The computation of \(\mathrm{\Delta CFF}\) also depends on parameters, such as the friction and Skempton’s coefficients, and it is often recommended to consider uncertainties associated with those parameters. However, numerical studies have indicated that realistic uncertainty estimates for the friction and Skempton’s coefficients are modest in earthquake triggering (e.g., Harris 1998; Catalli et al. 2008; Nalbant et al. 2013; Wang et al. 2014). Here, we adopted an empirically introduced coefficient of friction of 0.4, because many previous studies show that this yields a strong correlation between earthquake occurrence and \(\mathrm{\Delta CFF}\) (e.g., Pollitz et al. 2003; Toda et al. 2011a; Toda and Stein 2013; Nalbant et al. 2013; Ishibe et al. 2017). Laboratory rock experiments indicate a higher friction coefficient, ranging between 0.5 and 0.8 (e.g., Byerlee and Brace 1968), but it is suggested that the coefficient of friction decreases when fluid is injected and porefluid pressure is increased (Skempton 1954). In the following analyses, we also analyzed the data using two other values (\({\mu }^{^{\prime}}=0.2\) and \({\mu }^{^{\prime}}=0.6\)) for comparison. An example of the results for different coefficients of friction is given in Fig. 15.
The minimum Coulomb stress change that can trigger earthquakes is under discussion. Many previous studies suggest that static stress changes as low as 0.01 MPa (0.1 bar) can trigger aftershocks (e.g., Reasenberg and Simpson 1992; King et al. 1994; Hardebeck et al. 1998; Harris 1998; Toda et al. 1998). Because 0.01 MPa is just a fraction of the stress drop associated with the rupture process of seismic faults, Harris (1998) suggested that the word “enhance” or “encourage” may better describe the triggering of an earthquake by \(\mathrm{\Delta CFF}\) than the word “generate.” Although it may not be known whether a \(\mathrm{\Delta CFF}\) of 0.01 MPa sufficiently enhances or triggers earthquakes, several studies have indicated that the solid Earth tide (about 0.01 MPa) can trigger earthquakes (e.g., Tanaka et al. 2002a, b). In addition, Nandan et al. (2016) found strong evidence that a static stress of about 10 Pa is able to enhance seismicity, by analyzing earthquakes of magnitude M ≥ 2.5 in Southern California. Positively stressed (\(\Delta \mathrm{CFF}>0)\) regions may generate more earthquakes than negatively stressed (\(\Delta \mathrm{CFF}<0)\) regions (Harris 1998; Toda et al. 2011a, b; Ishibe et al. 2017). In the present study, therefore, we examined two stress thresholds: 0 Pa and \({10}^{3}\) Pa.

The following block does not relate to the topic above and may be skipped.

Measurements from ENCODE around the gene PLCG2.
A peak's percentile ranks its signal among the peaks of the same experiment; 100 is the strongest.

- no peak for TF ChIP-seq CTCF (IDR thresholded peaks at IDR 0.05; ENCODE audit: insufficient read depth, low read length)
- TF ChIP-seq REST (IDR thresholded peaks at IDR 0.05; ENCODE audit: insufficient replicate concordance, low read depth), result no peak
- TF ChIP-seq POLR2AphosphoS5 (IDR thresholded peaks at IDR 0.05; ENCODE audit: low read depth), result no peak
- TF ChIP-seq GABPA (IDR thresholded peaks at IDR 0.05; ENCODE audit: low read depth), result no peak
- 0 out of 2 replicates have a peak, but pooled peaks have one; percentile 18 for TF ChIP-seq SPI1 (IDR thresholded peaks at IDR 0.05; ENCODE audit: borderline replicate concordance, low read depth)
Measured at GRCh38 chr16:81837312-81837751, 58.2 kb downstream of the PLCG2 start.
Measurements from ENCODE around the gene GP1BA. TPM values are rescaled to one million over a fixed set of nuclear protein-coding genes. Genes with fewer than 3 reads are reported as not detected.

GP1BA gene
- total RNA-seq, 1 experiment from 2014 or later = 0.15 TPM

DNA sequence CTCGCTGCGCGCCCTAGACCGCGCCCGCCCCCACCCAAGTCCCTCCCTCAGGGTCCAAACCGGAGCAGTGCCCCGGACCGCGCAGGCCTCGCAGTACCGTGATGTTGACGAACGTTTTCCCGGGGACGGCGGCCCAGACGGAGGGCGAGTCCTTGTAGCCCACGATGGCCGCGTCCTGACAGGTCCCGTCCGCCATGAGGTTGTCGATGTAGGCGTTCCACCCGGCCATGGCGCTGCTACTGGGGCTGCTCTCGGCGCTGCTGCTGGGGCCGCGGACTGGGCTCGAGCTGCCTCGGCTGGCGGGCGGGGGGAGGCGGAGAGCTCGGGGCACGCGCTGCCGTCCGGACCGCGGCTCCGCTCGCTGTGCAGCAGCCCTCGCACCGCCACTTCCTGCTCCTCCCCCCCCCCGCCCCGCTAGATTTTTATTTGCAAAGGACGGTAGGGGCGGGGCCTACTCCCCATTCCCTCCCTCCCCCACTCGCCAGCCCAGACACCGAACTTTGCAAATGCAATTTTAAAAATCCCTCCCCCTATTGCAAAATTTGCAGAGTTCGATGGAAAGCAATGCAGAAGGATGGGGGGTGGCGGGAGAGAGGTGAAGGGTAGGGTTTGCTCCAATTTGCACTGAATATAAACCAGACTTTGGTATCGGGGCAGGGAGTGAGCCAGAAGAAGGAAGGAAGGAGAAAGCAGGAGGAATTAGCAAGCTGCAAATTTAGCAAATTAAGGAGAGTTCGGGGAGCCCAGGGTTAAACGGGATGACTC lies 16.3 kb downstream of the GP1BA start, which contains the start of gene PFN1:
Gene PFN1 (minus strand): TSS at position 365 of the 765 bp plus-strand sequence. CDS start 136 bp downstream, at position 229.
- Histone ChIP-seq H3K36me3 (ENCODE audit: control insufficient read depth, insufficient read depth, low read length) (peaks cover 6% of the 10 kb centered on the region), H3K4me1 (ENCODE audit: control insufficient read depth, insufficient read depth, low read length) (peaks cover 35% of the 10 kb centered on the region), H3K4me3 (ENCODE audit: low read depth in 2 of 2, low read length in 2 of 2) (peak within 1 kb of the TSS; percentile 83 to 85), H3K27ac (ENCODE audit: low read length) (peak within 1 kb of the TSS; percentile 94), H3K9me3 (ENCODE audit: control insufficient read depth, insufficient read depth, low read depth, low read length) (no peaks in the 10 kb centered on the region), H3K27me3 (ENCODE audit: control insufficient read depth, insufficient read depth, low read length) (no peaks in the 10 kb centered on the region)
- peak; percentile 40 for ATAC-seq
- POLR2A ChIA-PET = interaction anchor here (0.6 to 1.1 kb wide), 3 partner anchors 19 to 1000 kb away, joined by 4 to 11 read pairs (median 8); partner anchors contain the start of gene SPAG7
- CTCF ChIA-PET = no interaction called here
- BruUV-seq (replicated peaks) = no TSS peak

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Bantidi, T.M., Nishimura, T. Spatiotemporal clustering of successive earthquakes as inferred from analyses of global CMT and NIED Fnet catalogs. Earth Planets Space 74, 117 (2022). https://doi.org/10.1186/s40623022016774
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DOI: https://doi.org/10.1186/s40623022016774
Keywords
 Spatiotemporal clustering
 Successive earthquake occurrence
 Triggering distance
 Coulomb stress change
 ETAS model
 Tectonic setting